The increasing availability of high quality occurrence and abundance data at the species level accompanied by many environmental data layers has boosted the developments in species distribution modeling (SDM). As a result, there are nowadays numerous data-driven modeling tools available for enhancing understanding of ecological systems or generating predictions, which has however not made life easier for most young researchers.
This course aims at introducing the students to the fundamental research questions, to important model assumptions and to several basic data analysis steps. In addition, the most important techniques are introduced to make geo-ecological data accessible in a database and analyze it with appropriate modeling procedures.
This course uses the book 'Mapping species distributions - Spatial inference and prediction' by Janet Franklin (2009, Cambridge university press) as a theoretical basis.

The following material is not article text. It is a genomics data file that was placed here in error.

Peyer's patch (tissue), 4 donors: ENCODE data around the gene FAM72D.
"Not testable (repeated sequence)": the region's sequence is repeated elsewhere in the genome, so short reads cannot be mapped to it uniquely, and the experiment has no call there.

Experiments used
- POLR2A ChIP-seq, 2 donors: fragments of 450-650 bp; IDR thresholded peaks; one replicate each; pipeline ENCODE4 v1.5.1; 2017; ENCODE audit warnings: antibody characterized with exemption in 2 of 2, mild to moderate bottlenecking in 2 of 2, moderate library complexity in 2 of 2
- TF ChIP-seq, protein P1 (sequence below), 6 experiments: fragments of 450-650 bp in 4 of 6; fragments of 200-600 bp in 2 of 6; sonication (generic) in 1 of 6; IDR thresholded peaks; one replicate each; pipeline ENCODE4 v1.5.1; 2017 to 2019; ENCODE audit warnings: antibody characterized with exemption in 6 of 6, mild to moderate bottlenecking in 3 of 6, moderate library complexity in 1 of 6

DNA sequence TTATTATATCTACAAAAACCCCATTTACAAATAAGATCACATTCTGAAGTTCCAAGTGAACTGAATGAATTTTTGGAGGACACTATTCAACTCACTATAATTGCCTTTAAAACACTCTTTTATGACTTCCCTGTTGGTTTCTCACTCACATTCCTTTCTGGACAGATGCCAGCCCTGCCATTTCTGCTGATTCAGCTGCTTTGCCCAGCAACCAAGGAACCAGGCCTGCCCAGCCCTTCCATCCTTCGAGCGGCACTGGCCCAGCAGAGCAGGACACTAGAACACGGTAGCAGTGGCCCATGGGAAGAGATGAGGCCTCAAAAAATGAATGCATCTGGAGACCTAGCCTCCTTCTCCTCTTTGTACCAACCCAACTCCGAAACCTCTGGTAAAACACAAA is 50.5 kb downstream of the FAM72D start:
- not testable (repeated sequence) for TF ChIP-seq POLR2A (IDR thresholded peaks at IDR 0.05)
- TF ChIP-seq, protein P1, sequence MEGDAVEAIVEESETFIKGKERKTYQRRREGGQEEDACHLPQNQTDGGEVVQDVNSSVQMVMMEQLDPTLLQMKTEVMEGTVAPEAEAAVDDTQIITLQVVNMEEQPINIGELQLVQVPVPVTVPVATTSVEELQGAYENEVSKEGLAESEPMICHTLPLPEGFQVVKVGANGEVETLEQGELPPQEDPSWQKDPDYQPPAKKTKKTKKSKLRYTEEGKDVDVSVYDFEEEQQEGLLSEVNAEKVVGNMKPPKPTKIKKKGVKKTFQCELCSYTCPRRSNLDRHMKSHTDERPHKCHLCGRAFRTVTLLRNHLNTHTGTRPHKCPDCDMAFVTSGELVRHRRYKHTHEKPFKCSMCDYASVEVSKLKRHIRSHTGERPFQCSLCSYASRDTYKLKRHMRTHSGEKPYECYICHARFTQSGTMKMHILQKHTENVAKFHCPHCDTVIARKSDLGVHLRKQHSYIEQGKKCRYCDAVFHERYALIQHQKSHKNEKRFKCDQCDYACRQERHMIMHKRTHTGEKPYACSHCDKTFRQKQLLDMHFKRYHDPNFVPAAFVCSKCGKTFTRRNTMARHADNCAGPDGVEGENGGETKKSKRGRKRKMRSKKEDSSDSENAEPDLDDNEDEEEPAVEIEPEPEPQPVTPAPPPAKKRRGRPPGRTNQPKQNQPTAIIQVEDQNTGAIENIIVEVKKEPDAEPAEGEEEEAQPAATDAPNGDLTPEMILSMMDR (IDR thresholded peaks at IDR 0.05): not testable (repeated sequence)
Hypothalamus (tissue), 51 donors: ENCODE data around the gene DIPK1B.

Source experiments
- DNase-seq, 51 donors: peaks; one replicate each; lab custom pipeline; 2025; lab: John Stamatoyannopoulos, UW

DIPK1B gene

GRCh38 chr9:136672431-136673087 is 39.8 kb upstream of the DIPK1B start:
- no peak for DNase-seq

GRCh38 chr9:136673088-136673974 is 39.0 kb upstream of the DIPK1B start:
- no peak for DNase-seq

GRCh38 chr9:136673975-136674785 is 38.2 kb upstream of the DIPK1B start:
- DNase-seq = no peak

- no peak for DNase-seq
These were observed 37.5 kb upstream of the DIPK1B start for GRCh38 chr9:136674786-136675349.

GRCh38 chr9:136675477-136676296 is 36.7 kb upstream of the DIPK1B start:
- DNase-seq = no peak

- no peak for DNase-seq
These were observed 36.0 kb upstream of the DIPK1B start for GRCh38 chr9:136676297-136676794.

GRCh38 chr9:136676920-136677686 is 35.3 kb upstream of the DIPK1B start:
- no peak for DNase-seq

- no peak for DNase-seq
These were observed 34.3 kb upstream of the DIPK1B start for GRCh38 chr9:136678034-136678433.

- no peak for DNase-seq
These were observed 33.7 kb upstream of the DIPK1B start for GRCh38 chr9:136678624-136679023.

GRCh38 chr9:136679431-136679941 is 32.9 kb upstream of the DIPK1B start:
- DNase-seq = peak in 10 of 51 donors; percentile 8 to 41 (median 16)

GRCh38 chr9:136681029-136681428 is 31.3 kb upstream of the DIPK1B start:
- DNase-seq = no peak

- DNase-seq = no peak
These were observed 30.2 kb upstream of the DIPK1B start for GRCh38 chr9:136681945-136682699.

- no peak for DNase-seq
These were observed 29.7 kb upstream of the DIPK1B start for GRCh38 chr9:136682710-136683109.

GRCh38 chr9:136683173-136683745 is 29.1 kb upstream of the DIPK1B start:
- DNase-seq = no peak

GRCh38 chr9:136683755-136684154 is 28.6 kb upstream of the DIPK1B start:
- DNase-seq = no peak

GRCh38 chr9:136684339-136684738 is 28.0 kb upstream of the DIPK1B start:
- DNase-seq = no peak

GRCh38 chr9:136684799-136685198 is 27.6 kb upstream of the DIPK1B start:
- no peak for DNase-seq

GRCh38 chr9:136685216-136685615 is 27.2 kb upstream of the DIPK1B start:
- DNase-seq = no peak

The focus is on understanding data processing and data analysis steps for diverse taxa and work-flows for interpreting model results, rather than computer skills. Notwithstanding this emphasis, a number of software tools are used and explained, such as GIS software to process environmental and species occurrence data and the R environment for SDM.
The course combines short lectures with participant discussions and predominantly hands-on (computer) work. Also data and problems brought in by participants will be analyzed. Participants working with their own data are recommended, and will be supported, to publish their data online through the infrastructure of the Global Biodiversity Information Facility (GBIF).
The course is coordinated by Emiel van Loon (Computational Geo-Ecology, UvA) and Cees Hof (the coordinator of NLBIF, the Dutch GBIF-node) and brings in international expertise in different fields.